- U.S. accuses Ross McLellan, Edward Pennings of `brazen fraud'
- Indictment cites e-mails, conversations, `backroom plotting'
Two former executives at State Street Corp. were indicted in what the U.S. Justice Department said was a “brazen fraud” involving secret commissions applied to billions of dollars in securities trades.
Ross McLellan, 44, and Edward Pennings, 45, conspired from February 2010 to September 2011 to place commissions on fixed-income and equity trades for at least six clients of the bank’s transition management business, according to U.S. Attorney Carmen Ortiz in Boston. That unit helped institutional clients move investments among asset managers and liquidate large portfolios.
“The secret conversations and backroom plotting laid bare in today’s charges paint a vivid picture of a brazen fraud,” Ortiz said Tuesday in a statement. The men “plotted to overcharge their clients by millions of dollars, and to hide their tracks.”
The defrauded clients included an Irish government pension fund, a British government pension fund and a Middle East sovereign wealth fund, according to the indictment.
Both men are charged with conspiracy, securities fraud and wire fraud. McLellan, of Hingham, Massachusetts, pleaded not guilty Tuesday in federal court in Boston and a magistrate judge set bail at $250,000 secured by his home as collateral. He had shackles on his ankles and wore jeans and a faded long-sleeved T-shirt with an image on the back of a big smiling whale. Pennings is believed to be living abroad, according to Ortiz’s statement.
McLellan and Pennings “were separated from State Street several years ago,” a bank spokeswoman, Julie Kane, said in an e-mail. The indictment relates to the same six clients for which State Street’s U.K. unit was fined 22.9 million pounds ($32.4 million) by the Financial Conduct Authority in January 2014, Kane said. The FCA said the bank charged clients “substantial” markups without their consent.
State Street has cooperated with U.S. authorities for several years and “significantly strengthened” its controls and reporting mechanism, Kane said.
“The evidence will ultimately and compellingly show that Ross McLellan committed no criminal acts and had no criminal intent,” his attorney, Martin G. Weinberg, said in a statement. “Every major bank charges its clients markups on its bond transactions in order to generate profits. And every dollar that is at issue in today’s charge was received not by Mr. McLellan, but by the bank for which he worked.”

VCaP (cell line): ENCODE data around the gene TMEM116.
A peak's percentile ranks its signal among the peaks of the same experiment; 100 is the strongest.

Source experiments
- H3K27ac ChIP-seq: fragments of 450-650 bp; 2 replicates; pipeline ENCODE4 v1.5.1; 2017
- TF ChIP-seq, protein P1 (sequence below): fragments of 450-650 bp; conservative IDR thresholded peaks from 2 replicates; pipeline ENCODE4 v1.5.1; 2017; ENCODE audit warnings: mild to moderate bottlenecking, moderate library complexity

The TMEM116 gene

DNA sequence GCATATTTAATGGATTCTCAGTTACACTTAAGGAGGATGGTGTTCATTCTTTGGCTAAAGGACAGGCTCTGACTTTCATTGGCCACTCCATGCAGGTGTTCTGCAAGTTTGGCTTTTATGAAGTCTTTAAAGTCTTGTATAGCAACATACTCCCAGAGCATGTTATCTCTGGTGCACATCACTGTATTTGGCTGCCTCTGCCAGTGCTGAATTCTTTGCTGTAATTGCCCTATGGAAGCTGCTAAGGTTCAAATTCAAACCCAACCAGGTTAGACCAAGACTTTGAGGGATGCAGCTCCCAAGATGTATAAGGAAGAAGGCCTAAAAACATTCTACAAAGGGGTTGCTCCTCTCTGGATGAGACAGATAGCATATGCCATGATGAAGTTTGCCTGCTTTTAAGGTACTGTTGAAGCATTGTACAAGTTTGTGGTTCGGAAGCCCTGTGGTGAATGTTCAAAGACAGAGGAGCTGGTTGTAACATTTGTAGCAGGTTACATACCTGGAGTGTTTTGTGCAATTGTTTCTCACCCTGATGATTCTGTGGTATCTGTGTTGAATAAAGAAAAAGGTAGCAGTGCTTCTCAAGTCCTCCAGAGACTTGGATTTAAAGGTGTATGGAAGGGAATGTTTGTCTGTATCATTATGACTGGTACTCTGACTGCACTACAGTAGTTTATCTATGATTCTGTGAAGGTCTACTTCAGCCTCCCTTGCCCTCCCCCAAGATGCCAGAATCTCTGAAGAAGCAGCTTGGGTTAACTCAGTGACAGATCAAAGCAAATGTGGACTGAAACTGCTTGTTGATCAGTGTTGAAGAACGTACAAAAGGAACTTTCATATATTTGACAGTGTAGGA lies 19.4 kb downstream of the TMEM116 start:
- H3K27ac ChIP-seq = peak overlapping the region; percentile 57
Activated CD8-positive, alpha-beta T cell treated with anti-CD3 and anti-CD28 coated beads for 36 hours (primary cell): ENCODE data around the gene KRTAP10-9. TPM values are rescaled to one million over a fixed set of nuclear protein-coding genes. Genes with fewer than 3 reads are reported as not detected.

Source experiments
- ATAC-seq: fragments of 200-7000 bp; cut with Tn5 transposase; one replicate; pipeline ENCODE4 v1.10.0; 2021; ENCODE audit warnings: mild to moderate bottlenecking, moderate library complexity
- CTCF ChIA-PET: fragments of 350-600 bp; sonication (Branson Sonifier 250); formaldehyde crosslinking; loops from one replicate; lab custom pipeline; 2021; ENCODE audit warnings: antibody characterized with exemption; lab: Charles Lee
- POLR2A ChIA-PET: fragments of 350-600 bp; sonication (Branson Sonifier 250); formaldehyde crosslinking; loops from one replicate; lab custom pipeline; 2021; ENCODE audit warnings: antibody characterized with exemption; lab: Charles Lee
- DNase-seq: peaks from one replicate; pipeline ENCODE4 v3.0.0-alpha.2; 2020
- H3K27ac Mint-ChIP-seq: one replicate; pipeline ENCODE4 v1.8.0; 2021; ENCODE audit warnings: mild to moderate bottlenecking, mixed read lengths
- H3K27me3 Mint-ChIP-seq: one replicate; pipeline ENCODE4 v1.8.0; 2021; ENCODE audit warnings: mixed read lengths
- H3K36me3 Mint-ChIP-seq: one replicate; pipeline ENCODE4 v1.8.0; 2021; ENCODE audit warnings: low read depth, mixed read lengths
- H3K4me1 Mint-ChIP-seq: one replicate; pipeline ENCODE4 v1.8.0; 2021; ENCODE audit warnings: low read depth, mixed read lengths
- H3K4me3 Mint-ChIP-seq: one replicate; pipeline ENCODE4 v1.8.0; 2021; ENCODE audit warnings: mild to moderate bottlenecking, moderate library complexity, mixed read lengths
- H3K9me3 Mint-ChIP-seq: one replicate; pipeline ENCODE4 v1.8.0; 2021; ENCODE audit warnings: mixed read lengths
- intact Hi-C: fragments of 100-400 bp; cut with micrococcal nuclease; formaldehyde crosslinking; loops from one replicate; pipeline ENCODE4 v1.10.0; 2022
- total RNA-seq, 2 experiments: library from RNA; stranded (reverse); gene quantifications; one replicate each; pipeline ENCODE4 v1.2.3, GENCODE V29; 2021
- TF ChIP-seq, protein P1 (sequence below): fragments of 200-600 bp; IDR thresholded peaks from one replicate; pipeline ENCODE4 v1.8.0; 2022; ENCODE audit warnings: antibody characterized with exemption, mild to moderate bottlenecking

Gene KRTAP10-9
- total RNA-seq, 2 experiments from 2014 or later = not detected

Weinberg called the indictment “an overreaction to past failures to control practices on Wall Street.” He said McLellan will “mount a full and successful defense.”
McLellan founded Harbor Analytics, according to the firm’s website, which describes him as a former executive vice president for State Street Global Markets. Prosecutors said in the indictment he was president of the bank’s U.S. broker-dealer subsidiary.
Pennings, who reported to McLellan, worked in the London office as a senior managing director and head of the bank’s portfolio solutions group for Europe, the Middle East and Africa, according to the indictment.
The indictment cites numerous snippets of conversations in which McLellan and Pennings allegedly discussed plans to charge hidden commissions.
On March 2, 2010, Pennings told an unidentified co-conspirator not to discuss the fees with anyone “because it’s not going to help our story,” according to the indictment. “Don’t even share it with the rest of the team, to be honest.”
In June 2011, a client asked if it had been charged commissions beyond what it agreed to pay, according to the U.S. Pennings initially denied any commissions were charged, and later said at McLellan’s behest they were “inadvertently” placed on securities in the U.S., prosecutors said. In fact, the charges were intentional and involved U.S. and European securities, Ortiz said.
The two men also sought to mislead the bank’s compliance staff into believing that the commissions were charged in error and were limited to U.S. securities, Ortiz said.
State Street has run afoul of regulators in recent years. At the time of the 2014 settlement, the FCA said State Street “developed and executed a deliberate strategy” to charge undisclosed fees on top of agreed management or commission payments at a unit that helps institutions restructure their investments.
State Street is a custody bank, keeping records, tracking performance and lending securities for institutional investors including mutual funds, pension funds and hedge funds. It is also one of the largest providers of exchange-traded funds globally and manages investments for individuals and institutions.
State Street in recent years has faced regulatory probes on matters including foreign-exchange trading and soliciting business from public pension plans.
The firm has said it expected to face an enforcement action after failing to comply with the Bank Secrecy Act, anti-money laundering rules and U.S. economic sanctions. It agreed in January to pay $12 million to settle U.S. Securities and Exchange Commission claims that a former senior vice president helped route illicit cash payments and political contributions to win business from Ohio pension funds. State Street didn’t admit or deny the SEC’s findings.
The case is U.S. v. McLellan, 16-cr-10094, U.S. District Court, District of Massachusetts (Boston).